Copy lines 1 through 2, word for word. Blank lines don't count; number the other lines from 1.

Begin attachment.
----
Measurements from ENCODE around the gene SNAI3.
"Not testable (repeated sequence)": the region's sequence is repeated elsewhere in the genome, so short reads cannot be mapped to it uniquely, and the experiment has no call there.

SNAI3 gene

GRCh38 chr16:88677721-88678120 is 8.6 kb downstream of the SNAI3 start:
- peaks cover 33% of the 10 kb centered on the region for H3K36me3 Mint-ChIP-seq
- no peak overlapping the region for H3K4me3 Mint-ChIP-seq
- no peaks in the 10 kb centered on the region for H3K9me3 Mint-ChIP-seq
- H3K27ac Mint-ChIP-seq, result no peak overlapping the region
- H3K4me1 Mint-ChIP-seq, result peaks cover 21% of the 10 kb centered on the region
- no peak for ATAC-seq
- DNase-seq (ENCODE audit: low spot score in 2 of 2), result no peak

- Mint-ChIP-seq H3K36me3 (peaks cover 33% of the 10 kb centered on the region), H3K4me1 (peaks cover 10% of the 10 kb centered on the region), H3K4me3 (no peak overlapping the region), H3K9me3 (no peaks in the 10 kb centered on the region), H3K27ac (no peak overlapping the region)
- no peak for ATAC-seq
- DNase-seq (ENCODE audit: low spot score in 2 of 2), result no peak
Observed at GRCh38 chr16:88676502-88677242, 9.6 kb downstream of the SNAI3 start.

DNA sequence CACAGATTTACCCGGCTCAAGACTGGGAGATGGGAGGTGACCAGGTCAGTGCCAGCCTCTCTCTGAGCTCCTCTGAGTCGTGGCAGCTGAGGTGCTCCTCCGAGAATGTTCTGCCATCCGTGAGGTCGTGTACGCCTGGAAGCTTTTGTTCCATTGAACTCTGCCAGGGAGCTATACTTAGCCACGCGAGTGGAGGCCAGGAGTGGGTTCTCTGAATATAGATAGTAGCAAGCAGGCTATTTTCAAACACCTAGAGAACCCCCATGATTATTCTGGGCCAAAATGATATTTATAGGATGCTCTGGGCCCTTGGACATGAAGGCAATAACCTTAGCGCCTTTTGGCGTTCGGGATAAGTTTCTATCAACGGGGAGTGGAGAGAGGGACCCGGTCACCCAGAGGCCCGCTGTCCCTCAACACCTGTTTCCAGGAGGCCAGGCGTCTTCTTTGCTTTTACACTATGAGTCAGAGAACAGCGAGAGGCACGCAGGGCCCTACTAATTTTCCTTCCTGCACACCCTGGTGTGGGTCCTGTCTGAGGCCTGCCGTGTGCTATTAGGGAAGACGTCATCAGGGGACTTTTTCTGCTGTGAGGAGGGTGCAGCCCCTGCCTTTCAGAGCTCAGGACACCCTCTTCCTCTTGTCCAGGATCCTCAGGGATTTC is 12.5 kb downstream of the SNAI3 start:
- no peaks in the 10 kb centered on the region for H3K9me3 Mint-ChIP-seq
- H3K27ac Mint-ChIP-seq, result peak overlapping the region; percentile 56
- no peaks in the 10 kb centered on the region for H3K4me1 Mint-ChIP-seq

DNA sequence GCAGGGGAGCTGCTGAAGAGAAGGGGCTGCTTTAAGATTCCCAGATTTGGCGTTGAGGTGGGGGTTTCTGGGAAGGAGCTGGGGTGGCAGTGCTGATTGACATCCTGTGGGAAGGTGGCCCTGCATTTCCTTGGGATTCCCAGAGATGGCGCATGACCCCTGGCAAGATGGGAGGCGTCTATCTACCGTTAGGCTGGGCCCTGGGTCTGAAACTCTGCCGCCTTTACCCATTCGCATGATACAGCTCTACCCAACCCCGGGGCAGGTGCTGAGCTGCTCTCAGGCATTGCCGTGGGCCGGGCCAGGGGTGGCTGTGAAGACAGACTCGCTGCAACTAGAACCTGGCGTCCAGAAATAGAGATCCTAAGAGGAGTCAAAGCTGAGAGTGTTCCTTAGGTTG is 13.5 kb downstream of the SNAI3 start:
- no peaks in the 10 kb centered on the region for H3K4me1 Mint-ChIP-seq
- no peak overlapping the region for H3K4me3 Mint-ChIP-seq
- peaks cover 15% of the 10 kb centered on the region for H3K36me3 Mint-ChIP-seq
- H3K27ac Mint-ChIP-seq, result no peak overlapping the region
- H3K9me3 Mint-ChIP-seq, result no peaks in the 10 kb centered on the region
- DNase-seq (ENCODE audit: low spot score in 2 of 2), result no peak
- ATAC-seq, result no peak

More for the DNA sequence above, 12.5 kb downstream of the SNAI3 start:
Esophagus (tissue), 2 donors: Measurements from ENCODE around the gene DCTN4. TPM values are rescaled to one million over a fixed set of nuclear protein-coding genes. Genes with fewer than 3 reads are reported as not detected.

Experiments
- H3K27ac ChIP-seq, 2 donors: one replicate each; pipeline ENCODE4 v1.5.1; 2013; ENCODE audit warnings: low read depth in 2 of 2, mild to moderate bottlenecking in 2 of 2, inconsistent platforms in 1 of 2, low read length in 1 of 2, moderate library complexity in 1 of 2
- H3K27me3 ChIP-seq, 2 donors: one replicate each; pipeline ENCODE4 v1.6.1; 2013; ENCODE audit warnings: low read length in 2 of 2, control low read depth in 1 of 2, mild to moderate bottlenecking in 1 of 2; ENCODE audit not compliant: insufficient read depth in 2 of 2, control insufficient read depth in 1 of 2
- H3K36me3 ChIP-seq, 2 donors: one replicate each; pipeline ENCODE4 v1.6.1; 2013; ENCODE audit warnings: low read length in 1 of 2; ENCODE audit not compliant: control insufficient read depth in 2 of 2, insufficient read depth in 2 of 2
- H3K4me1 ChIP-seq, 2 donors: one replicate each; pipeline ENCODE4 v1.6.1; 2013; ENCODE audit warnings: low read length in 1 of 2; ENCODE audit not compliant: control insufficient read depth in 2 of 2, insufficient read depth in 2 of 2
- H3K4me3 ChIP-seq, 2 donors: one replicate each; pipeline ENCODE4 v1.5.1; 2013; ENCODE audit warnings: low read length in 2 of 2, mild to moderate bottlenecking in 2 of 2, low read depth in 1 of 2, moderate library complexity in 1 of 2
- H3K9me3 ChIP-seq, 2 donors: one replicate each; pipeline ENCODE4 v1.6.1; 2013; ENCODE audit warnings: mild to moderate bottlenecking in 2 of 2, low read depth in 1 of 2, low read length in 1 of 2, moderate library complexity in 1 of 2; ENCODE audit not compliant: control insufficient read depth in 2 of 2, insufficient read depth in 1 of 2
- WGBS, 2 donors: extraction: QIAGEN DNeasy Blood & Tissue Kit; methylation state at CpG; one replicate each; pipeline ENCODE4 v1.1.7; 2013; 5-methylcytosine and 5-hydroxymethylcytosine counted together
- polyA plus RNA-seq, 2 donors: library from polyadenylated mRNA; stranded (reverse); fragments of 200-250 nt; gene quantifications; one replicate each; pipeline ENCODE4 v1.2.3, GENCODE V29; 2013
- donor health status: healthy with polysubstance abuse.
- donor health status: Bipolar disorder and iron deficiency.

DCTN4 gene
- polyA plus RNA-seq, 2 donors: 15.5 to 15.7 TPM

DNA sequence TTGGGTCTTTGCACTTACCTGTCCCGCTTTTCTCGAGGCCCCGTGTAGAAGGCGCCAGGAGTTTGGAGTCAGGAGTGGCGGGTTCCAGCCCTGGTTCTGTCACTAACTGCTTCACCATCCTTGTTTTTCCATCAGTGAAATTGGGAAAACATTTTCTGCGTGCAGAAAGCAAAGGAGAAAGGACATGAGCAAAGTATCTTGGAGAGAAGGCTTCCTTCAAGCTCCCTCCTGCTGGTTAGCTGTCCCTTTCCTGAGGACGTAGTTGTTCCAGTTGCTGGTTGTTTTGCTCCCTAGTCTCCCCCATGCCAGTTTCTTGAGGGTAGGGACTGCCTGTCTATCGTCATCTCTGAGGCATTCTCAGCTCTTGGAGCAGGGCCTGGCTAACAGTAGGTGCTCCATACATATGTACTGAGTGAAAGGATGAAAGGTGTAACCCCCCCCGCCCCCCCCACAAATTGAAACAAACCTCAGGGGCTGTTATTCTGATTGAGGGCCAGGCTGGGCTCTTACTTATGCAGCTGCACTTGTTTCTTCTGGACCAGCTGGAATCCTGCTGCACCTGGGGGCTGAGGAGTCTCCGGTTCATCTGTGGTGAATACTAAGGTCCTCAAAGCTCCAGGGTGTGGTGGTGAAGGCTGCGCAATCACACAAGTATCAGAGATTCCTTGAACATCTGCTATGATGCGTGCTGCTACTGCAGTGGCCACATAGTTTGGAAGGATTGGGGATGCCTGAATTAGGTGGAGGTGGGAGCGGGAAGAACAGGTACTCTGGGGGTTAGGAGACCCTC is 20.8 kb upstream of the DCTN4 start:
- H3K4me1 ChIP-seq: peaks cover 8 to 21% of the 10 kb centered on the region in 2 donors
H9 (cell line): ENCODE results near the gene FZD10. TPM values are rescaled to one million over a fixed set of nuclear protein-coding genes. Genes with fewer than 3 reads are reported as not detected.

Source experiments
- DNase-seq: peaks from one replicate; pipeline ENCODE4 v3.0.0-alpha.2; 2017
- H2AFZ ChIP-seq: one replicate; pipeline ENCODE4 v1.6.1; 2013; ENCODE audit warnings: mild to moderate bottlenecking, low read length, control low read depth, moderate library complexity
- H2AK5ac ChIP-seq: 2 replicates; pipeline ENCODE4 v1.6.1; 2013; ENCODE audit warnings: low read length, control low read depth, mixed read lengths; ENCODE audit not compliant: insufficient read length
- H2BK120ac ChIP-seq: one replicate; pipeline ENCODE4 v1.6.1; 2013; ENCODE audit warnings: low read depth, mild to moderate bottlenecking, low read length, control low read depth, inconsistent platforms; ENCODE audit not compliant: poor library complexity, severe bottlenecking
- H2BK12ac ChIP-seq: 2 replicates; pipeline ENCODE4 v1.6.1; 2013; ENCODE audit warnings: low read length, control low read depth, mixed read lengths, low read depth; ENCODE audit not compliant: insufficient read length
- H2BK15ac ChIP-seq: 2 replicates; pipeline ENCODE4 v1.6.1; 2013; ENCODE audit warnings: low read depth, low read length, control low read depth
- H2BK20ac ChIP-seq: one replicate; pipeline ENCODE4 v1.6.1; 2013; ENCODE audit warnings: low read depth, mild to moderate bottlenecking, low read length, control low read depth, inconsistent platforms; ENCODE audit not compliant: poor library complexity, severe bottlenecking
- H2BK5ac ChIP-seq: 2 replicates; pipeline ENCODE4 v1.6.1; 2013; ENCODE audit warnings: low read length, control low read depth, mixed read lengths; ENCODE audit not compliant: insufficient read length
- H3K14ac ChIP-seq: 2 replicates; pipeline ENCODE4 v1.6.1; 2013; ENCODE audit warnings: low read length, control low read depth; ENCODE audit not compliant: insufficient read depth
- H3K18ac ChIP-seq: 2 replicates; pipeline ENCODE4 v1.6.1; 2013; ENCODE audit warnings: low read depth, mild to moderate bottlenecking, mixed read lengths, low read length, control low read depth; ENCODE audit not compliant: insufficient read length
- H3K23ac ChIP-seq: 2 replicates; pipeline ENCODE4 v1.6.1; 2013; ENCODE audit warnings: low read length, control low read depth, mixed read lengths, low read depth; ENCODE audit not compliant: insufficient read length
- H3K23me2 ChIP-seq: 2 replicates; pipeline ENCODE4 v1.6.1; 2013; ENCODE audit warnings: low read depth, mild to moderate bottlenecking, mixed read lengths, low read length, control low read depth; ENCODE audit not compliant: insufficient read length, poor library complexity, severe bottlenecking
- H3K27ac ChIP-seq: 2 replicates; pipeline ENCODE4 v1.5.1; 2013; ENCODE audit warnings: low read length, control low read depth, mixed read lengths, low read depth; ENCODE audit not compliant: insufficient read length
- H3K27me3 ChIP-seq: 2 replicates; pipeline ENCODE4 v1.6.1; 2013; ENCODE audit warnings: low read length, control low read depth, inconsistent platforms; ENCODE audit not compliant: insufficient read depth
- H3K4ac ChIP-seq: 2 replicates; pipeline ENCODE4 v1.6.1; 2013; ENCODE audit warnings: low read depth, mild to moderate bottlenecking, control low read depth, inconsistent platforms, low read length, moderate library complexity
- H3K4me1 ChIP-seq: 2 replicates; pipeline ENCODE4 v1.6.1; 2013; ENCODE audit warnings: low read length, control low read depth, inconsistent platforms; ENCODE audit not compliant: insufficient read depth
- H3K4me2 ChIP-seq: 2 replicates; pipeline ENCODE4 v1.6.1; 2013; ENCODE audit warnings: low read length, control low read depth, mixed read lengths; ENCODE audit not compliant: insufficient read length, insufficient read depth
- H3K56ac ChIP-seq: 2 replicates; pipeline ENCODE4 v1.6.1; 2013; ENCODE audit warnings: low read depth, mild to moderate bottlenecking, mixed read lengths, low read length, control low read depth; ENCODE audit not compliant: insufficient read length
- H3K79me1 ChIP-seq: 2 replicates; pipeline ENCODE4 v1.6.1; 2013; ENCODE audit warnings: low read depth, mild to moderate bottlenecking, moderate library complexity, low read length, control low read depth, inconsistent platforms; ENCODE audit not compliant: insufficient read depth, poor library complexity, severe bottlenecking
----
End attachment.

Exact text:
Measurements from ENCODE around the gene SNAI3.
"Not testable (repeated sequence)": the region's sequence is repeated elsewhere in the genome, so short reads cannot be mapped to it uniquely, and the experiment has no call there.